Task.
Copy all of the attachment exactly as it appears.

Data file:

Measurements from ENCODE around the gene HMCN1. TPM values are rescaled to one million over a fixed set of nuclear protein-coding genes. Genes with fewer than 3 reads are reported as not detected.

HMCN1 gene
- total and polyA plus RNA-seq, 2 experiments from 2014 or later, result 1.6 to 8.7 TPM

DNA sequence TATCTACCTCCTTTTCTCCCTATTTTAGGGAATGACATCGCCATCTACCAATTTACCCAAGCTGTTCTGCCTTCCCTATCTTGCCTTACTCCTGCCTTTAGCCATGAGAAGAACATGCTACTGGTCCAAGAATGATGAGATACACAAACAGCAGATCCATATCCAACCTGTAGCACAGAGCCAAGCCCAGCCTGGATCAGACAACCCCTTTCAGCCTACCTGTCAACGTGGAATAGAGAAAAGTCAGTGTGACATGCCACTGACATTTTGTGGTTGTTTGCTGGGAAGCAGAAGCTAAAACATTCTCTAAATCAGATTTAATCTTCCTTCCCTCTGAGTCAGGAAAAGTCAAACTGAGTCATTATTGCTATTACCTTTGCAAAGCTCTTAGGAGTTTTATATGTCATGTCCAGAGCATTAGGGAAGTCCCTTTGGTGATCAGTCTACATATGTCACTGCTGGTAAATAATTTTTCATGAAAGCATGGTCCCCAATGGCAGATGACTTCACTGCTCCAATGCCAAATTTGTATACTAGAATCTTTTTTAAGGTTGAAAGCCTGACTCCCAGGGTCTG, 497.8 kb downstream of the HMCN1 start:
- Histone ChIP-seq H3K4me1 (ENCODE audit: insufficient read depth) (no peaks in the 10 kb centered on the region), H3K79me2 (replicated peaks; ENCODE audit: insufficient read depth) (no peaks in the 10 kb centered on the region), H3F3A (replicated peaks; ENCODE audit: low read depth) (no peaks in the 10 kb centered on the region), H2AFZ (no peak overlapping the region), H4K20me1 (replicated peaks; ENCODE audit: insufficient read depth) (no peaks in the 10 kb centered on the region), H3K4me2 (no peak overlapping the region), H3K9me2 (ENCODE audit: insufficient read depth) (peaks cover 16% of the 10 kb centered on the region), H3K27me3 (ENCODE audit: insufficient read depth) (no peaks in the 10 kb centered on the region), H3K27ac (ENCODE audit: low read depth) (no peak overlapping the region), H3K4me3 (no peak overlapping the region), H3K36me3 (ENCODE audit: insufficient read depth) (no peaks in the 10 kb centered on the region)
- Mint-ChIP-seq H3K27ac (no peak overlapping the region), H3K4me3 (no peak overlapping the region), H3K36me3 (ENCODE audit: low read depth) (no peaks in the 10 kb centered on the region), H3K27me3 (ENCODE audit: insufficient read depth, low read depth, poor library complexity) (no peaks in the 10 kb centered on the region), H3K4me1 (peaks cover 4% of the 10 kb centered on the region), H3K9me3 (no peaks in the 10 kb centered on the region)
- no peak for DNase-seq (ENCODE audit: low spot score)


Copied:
Measurements from ENCODE around the gene HMCN1. TPM values are rescaled to one million over a fixed set of nuclear protein-coding genes. Genes with fewer than 3 reads are reported as not detected.

HMCN1 gene
- total and polyA plus RNA-seq, 2 experiments from 2014 or later, result 1.6 to 8.7 TPM

DNA sequence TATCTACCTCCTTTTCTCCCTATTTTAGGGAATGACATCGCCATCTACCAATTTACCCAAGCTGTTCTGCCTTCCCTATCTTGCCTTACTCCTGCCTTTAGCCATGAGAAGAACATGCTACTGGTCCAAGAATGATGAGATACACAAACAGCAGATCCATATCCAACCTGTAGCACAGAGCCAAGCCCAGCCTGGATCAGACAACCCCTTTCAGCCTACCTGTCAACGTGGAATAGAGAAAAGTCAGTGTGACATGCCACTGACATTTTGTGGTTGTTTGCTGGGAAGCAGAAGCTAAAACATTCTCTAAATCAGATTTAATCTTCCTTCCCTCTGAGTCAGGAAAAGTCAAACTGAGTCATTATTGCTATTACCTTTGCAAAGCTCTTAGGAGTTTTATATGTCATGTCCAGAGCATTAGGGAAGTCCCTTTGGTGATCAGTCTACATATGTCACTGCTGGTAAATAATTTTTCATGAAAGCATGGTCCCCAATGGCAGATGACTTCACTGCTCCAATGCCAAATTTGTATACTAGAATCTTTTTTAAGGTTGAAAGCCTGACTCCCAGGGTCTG, 497.8 kb downstream of the HMCN1 start:
- Histone ChIP-seq H3K4me1 (ENCODE audit: insufficient read depth) (no peaks in the 10 kb centered on the region), H3K79me2 (replicated peaks; ENCODE audit: insufficient read depth) (no peaks in the 10 kb centered on the region), H3F3A (replicated peaks; ENCODE audit: low read depth) (no peaks in the 10 kb centered on the region), H2AFZ (no peak overlapping the region), H4K20me1 (replicated peaks; ENCODE audit: insufficient read depth) (no peaks in the 10 kb centered on the region), H3K4me2 (no peak overlapping the region), H3K9me2 (ENCODE audit: insufficient read depth) (peaks cover 16% of the 10 kb centered on the region), H3K27me3 (ENCODE audit: insufficient read depth) (no peaks in the 10 kb centered on the region), H3K27ac (ENCODE audit: low read depth) (no peak overlapping the region), H3K4me3 (no peak overlapping the region), H3K36me3 (ENCODE audit: insufficient read depth) (no peaks in the 10 kb centered on the region)
- Mint-ChIP-seq H3K27ac (no peak overlapping the region), H3K4me3 (no peak overlapping the region), H3K36me3 (ENCODE audit: low read depth) (no peaks in the 10 kb centered on the region), H3K27me3 (ENCODE audit: insufficient read depth, low read depth, poor library complexity) (no peaks in the 10 kb centered on the region), H3K4me1 (peaks cover 4% of the 10 kb centered on the region), H3K9me3 (no peaks in the 10 kb centered on the region)
- no peak for DNase-seq (ENCODE audit: low spot score)